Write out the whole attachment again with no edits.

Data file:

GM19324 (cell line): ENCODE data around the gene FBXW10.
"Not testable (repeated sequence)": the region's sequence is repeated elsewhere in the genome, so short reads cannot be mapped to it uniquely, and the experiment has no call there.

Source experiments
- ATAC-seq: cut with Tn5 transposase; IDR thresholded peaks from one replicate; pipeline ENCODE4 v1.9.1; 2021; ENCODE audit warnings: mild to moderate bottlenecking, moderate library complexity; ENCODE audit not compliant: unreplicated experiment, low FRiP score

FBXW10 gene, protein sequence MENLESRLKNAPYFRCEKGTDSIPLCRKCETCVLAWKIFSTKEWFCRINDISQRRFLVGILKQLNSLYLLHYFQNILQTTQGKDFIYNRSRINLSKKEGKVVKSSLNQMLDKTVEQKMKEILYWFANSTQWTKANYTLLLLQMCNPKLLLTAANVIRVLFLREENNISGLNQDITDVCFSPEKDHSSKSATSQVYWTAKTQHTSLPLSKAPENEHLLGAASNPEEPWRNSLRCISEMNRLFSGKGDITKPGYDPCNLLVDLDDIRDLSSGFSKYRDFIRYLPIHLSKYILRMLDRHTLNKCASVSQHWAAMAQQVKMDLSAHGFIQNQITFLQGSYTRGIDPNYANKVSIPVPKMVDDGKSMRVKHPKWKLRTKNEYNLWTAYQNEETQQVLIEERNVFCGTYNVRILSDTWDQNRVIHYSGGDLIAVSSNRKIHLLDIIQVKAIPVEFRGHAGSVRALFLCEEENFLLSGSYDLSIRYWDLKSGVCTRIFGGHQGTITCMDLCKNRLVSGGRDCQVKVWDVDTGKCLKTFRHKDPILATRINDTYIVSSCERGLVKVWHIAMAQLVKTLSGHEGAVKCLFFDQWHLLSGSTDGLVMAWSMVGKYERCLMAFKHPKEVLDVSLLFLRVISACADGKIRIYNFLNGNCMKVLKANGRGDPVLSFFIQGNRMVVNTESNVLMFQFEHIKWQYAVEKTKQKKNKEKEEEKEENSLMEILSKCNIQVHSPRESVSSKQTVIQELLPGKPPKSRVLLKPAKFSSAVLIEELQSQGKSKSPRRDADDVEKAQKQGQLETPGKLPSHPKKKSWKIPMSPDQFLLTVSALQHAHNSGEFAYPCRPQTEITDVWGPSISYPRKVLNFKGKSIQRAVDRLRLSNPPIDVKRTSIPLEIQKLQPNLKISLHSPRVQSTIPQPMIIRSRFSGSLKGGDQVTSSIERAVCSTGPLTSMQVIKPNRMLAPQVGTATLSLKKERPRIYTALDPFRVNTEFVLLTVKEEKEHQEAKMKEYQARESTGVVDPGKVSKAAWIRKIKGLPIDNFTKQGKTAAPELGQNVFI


GM19324 (cell line): ENCODE data around the gene FBXW10.
"Not testable (repeated sequence)": the region's sequence is repeated elsewhere in the genome, so short reads cannot be mapped to it uniquely, and the experiment has no call there.

Source experiments
- ATAC-seq: cut with Tn5 transposase; IDR thresholded peaks from one replicate; pipeline ENCODE4 v1.9.1; 2021; ENCODE audit warnings: mild to moderate bottlenecking, moderate library complexity; ENCODE audit not compliant: unreplicated experiment, low FRiP score

FBXW10 gene, protein sequence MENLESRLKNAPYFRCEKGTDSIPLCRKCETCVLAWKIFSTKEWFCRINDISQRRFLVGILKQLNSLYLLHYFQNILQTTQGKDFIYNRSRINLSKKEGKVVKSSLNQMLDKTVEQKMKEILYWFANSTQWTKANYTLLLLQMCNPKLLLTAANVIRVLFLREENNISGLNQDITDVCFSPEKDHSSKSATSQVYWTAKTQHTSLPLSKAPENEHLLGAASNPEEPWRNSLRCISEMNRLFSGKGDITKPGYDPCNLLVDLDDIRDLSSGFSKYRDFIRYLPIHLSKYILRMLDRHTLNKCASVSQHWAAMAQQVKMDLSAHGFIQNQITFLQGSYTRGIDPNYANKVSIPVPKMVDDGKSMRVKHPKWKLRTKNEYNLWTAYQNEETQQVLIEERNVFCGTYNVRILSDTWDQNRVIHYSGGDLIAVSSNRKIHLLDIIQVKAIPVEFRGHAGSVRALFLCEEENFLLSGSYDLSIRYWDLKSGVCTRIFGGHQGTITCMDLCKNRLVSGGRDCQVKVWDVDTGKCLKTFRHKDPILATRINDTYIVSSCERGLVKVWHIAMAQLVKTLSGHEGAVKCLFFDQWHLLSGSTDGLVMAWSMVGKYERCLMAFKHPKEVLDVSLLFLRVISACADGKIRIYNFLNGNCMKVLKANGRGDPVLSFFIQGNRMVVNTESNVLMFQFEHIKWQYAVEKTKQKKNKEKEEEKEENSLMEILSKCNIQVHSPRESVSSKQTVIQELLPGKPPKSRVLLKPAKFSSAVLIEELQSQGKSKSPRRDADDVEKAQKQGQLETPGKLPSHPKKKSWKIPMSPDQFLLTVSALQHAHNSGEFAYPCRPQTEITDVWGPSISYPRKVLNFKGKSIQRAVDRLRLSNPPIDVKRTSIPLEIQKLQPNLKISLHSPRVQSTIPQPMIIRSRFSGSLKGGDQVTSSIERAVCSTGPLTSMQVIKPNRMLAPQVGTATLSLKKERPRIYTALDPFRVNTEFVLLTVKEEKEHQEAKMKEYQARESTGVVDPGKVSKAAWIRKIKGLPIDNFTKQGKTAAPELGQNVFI